I have been working as a film journalist since 2010, dividing the first four years between radio broadcasting and entertainment writing in the Dallas-Fort Worth metroplex. In 2014, I entered Fresh Fiction (FreshFiction.tv) as the features editor. The following year, I stepped into the film critic position at the Denton Record-Chronicle, a daily North Texas print publication. My time is dedicated to writing theatrical film reviews, at-home entertainment columns, and conducting interviews with on-screen talent and filmmakers, as well as hosting a podcast devoted to genre filmmaking (called My Bloody Podcast). I've been married for seven happy years, and I have one son who is all about dinosaurs just like his dad.
Preston Barta // Features Editor
THE CROODS: A NEW AGE
When Universal dropped the trailer for The Croods: A New Age — just days after announcing that the animated sequel would not open on December 23, but the day before Thanksgiving — it looked like a fine enough time. Some rough edges here and there called back to the overwhelming energy of Trolls: World Tour. However, I’d be lying if I didn’t admit the trailer’s humor wasn’t also setting off my dad-joke radar.
Toss in some rich colors and an absolutely game vocal cast (including Emma Stone, Ryan Reynolds, Catherine Keener, and Nicolas Cage), and you’re primed for an amusement park ride for families of all ages.
A New Age is a significant improvement upon the 2013 original and a strong contender for the funniest movie of the year. It manages to tell a heartwarming family tale about growth while expanding its colorful world and focusing on characters and relationships.
Directed with pizzazz by Joel Crawford, who makes his feature directing debut after years working as a story artist on various animation projects, the film grabs you as early as the action-packed opening sequence. Audiences are quickly reintroduced to the Croods, the last known family of cavemen (due to all their neighbors getting killed by illnesses, environmental hazards and predators).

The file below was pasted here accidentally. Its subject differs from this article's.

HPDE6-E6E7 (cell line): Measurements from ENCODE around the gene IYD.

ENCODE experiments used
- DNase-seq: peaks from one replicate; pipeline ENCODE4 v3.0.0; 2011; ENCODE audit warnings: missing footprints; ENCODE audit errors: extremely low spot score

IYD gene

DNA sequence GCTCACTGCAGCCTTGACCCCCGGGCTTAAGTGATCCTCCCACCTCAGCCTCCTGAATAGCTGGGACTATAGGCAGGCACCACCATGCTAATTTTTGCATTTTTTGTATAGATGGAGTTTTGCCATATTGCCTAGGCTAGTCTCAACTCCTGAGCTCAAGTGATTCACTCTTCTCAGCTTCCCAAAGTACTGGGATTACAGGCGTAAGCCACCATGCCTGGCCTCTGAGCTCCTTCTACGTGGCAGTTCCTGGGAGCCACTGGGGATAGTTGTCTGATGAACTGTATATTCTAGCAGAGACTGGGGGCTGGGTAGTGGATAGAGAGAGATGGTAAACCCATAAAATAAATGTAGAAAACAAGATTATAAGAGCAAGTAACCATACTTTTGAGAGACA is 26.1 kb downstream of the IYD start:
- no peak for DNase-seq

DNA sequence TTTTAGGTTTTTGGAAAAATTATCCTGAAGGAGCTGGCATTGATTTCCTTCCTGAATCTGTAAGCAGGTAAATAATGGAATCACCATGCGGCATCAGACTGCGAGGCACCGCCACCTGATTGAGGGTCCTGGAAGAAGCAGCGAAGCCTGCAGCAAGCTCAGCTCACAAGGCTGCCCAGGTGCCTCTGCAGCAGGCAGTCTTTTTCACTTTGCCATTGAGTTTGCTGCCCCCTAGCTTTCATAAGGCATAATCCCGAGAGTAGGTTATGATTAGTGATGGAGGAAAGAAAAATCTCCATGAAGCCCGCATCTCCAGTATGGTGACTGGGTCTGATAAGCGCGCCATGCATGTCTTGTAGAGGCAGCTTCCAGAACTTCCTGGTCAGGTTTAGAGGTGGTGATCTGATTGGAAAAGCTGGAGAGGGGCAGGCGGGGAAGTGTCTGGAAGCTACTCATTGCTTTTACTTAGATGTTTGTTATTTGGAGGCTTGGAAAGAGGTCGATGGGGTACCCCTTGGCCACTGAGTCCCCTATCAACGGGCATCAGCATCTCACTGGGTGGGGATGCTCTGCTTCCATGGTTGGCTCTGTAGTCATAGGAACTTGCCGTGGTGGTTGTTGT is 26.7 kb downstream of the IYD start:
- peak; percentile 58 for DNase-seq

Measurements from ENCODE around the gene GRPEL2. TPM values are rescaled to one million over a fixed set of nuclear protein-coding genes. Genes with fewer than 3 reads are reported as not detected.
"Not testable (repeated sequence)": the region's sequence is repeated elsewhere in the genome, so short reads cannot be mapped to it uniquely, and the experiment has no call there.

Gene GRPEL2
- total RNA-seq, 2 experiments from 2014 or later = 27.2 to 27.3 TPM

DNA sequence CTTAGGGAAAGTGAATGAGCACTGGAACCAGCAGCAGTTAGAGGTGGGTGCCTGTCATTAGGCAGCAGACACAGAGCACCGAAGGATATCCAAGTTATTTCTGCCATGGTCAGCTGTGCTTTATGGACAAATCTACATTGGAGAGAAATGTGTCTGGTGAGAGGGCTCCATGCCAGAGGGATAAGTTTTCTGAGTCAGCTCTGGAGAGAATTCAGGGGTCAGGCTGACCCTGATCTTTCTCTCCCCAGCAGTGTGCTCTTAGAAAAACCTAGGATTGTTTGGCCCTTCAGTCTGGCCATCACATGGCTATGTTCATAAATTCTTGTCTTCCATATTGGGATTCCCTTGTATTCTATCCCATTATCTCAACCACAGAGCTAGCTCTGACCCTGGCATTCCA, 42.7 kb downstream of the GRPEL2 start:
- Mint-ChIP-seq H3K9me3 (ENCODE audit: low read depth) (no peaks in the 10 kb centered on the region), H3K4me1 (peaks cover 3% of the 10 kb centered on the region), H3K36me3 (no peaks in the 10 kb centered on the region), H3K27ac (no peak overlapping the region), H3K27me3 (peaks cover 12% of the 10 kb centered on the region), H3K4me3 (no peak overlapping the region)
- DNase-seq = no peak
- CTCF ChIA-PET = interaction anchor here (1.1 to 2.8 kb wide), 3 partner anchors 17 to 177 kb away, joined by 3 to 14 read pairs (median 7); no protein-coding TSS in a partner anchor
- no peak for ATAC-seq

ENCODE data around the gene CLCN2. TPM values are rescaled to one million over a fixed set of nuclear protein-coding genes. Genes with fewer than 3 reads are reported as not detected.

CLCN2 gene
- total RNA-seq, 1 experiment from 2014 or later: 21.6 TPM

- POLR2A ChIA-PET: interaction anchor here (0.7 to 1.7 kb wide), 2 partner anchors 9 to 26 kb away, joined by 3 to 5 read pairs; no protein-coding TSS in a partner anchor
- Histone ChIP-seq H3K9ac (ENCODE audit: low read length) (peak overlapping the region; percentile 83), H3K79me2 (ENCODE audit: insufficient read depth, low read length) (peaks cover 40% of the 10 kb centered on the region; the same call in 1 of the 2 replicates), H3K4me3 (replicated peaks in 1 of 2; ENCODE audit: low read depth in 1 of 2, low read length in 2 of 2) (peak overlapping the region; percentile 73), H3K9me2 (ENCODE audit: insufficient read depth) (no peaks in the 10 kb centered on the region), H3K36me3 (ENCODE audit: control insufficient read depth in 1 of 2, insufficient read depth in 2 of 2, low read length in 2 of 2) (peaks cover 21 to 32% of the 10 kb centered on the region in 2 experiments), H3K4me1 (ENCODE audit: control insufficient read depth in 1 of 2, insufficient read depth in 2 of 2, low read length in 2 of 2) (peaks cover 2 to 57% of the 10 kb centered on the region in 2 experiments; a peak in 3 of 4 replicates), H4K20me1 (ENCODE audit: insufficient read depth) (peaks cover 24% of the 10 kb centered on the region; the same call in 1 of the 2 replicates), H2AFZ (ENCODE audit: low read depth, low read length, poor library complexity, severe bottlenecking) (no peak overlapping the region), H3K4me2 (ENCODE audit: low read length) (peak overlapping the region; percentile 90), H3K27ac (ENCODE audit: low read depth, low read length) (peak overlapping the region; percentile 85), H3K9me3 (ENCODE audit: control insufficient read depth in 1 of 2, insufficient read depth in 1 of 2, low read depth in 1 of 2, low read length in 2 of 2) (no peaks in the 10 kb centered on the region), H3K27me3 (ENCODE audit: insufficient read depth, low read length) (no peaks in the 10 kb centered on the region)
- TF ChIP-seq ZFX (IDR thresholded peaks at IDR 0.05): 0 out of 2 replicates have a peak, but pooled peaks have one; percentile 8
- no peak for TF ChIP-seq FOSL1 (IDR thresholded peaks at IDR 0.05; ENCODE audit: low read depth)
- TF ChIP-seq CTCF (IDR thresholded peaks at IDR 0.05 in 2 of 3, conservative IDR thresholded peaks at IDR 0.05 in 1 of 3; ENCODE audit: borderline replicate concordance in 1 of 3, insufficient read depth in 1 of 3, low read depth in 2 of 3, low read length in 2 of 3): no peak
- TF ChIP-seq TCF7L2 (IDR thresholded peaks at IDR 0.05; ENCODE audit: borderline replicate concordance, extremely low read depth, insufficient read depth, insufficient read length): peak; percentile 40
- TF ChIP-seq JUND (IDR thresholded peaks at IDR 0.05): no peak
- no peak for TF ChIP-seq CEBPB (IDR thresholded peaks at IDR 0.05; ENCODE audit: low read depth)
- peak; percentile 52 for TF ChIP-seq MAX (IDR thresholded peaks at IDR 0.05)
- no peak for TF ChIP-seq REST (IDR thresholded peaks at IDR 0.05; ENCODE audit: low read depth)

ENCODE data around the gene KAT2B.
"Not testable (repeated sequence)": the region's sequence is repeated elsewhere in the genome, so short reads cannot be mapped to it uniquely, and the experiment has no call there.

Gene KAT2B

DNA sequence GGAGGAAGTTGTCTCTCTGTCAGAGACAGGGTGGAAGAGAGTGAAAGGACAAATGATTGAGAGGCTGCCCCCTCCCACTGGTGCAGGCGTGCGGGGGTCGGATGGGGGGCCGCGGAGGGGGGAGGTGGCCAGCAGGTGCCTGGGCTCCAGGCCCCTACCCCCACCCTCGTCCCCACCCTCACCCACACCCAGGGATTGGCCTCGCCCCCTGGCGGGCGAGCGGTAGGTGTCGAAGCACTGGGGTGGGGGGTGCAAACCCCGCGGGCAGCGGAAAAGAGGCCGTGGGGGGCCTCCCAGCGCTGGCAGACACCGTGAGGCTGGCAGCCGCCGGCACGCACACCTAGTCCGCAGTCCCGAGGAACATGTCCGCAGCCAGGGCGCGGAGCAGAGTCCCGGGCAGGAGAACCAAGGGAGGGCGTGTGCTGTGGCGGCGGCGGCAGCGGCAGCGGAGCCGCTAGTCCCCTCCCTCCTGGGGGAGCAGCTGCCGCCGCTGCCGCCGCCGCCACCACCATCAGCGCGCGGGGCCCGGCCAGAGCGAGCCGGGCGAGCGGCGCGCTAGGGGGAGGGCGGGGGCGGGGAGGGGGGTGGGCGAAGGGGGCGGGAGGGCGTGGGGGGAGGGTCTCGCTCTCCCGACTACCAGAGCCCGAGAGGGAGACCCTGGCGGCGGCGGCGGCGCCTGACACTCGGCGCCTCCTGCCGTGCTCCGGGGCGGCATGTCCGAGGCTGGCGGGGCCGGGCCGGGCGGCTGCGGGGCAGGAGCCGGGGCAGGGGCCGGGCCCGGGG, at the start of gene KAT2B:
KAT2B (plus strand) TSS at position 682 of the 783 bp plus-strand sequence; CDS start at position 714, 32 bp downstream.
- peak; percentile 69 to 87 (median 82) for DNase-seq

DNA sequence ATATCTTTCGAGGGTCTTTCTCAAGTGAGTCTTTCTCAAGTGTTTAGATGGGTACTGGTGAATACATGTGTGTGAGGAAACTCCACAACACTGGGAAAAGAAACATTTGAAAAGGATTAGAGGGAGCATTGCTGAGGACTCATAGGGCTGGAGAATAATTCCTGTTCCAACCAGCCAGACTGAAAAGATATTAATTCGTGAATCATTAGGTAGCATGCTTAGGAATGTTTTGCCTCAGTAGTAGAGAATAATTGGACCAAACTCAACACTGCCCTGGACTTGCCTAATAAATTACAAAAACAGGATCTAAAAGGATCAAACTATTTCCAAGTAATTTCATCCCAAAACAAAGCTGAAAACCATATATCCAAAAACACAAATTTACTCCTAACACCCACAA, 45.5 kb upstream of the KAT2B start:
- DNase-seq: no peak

They’re in search of a safer place to call home and are continually dodging wacky-looking prehistoric creatures that could only spill from someone’s imagination. The koala bat with red coconuts for a bum is a sight gag that made me laugh for a solid five minutes. The sheer absurdity of these animals is comedic brilliance at its finest, especially considering Crawford serenades these moments with tunes from The Partridge Family and Spandau Ballet.
The central love story between characters Epp (Stone) and Guy (Reynolds) is nothing new from its view on paper. Dad, a.k.a. Grug (an exceptional Cage – although his character look doesn’t match his energy), wants to keep his family together forever. He doesn’t quite understand the meaning of privacy, which causes Guy to dream of a future that involves him and Epp having their own space in Tomorrow, a place in the world equivalent to The Land Before Time’s Great Valley. The clashes between Guy and Grug carry over from the first film, but it’s challenged even further when the Croods meet the Bettermans (emphasis on the “better”) on the other side of a walled-in paradise. The wonderland is covered in fresh fruits, waterfalls, and scenic images fit for your desktop’s wallpaper.
The Bettermans (voiced perfectly by Peter Dinklage, Leslie Mann and Kelly Marie Tran) run this secret garden of sorts with astonishing inventions — such as toilets, showers and an irrigation system. They are a few steps above the Croods on the evolutionary ladder, living in an elaborate treehouse that feels borrowed from the Ewoks on the Forest Moon of Endor. The Crood family are the first house guests that the Bettermans have ever had, so it’s not long before they clash like classic neighbors.
All throughout, there are clever gags about how much in common our world has with this one. Instead of flat-screen television sets, the Bettermans introduce the caveman family to windows. The Crood family’s son, Thunk (Clark Duke), becomes immediately addicted and wastes no time looking out of it to see surrounding animals as opposed to stepping outside the house to see them face to face. And the bits only get funnier as the movie moves along.
A New Age thrives on its ridiculousness. It doesn’t hold back like its predecessor. Many of these great scenes involve the Crood’s Gran (Cloris Leachman). If she’s not giving Guy the most nightmare-inducing stares, she’s sending her flying wig on adventures like it’s a hawk sending messages. Someone thought of this stuff, and it’s just 100 percent joy from start to finish.
The film borders on genius in the way it reworks the original characters, relationships, and themes as well as from a purely visual standpoint. The lighting and skin tones alone are gorgeous and lifelike. You’ll especially get a kick out of how it pokes fun at parenting and the modern world at large. Those needle drops will give you something to snap your finger about, too.
Opens Wednesday in theaters, followed by a Premium Video-On-Demand release on Dec. 18.